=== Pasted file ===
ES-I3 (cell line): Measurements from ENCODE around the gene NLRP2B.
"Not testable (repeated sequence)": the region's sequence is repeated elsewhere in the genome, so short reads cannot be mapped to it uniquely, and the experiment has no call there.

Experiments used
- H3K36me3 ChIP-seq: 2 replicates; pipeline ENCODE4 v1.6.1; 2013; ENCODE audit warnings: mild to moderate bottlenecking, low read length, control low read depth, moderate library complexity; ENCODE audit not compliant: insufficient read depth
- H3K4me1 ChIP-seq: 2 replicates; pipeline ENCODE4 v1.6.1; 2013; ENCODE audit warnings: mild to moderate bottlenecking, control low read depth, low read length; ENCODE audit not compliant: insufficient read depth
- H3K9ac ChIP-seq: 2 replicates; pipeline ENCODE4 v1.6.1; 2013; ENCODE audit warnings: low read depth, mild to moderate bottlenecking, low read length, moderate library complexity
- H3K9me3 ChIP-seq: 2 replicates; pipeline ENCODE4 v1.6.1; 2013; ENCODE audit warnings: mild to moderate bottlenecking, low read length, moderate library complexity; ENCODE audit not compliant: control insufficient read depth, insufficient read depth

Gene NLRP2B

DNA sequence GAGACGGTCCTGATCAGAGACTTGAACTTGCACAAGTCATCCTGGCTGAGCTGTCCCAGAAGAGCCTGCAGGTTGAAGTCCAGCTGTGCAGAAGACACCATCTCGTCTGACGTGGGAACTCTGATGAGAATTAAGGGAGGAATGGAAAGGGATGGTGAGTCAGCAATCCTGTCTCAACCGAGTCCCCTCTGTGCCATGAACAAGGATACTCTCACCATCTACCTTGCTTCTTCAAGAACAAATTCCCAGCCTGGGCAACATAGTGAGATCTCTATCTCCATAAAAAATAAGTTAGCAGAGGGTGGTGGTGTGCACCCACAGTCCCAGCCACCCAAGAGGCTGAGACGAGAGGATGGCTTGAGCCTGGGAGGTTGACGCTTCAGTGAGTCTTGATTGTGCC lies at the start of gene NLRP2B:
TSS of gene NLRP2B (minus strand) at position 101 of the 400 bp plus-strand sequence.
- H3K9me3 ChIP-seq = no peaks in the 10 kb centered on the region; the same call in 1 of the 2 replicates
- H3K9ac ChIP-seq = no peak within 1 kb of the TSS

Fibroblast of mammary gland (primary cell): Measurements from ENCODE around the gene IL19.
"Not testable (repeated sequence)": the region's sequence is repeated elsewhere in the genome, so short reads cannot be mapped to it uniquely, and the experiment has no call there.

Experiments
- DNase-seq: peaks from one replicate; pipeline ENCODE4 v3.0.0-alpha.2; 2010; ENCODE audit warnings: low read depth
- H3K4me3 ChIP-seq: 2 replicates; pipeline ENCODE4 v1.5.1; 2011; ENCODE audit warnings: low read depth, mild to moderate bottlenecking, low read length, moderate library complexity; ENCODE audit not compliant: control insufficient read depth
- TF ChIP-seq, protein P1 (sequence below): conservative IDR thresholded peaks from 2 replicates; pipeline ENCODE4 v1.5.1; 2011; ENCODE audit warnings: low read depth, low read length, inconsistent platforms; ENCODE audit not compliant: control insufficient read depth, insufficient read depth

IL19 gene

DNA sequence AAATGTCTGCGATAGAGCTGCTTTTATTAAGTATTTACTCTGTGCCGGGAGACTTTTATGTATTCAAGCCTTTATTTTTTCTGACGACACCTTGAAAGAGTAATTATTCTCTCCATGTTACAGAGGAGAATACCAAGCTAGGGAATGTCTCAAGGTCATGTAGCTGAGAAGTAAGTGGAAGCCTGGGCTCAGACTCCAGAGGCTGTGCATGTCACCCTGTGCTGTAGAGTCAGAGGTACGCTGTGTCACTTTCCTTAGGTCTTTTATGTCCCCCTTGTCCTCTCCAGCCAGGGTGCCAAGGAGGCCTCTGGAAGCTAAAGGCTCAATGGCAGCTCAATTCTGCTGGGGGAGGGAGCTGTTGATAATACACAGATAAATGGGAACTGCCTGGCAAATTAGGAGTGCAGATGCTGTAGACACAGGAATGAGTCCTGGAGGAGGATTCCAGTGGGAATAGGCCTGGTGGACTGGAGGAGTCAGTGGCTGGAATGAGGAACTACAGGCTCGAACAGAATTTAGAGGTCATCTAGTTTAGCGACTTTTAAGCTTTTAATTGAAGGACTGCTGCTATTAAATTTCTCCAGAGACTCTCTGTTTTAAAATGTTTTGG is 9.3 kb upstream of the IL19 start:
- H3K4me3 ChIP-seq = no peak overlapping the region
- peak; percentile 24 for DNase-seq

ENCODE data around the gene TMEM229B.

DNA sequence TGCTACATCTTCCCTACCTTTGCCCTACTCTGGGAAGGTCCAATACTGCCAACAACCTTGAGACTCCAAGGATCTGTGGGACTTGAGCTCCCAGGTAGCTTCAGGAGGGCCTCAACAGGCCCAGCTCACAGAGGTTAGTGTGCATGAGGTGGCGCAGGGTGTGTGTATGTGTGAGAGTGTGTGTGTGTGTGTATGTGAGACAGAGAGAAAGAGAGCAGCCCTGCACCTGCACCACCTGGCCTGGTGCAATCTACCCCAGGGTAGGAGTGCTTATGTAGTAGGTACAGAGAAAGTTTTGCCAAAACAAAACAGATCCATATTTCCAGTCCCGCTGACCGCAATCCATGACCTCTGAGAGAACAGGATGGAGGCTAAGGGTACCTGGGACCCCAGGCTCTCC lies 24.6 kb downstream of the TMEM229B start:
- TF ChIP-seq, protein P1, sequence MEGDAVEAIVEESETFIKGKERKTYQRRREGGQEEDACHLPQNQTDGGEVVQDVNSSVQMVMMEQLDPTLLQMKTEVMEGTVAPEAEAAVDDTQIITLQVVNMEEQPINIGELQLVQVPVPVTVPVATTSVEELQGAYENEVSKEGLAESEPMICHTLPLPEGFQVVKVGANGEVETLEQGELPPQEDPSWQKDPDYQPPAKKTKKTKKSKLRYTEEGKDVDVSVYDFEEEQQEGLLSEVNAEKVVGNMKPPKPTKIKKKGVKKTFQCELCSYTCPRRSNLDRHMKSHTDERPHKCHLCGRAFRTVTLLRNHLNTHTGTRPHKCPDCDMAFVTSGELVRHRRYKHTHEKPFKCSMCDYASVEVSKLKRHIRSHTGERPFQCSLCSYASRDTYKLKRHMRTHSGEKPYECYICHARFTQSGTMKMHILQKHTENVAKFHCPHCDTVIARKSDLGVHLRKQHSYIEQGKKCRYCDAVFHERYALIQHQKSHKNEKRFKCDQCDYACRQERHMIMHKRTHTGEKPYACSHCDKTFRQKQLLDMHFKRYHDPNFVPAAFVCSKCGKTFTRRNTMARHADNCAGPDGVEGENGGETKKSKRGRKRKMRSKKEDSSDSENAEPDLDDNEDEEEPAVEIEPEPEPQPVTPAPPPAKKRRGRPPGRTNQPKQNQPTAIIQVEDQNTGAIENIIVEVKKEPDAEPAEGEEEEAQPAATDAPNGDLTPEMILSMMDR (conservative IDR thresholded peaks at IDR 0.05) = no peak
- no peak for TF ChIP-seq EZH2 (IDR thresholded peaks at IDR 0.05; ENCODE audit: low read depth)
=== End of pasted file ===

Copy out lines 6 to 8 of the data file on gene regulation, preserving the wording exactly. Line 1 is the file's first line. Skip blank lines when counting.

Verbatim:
- H3K9ac ChIP-seq: 2 replicates; pipeline ENCODE4 v1.6.1; 2013; ENCODE audit warnings: low read depth, mild to moderate bottlenecking, low read length, moderate library complexity
- H3K9me3 ChIP-seq: 2 replicates; pipeline ENCODE4 v1.6.1; 2013; ENCODE audit warnings: mild to moderate bottlenecking, low read length, moderate library complexity; ENCODE audit not compliant: control insufficient read depth, insufficient read depth

Gene NLRP2B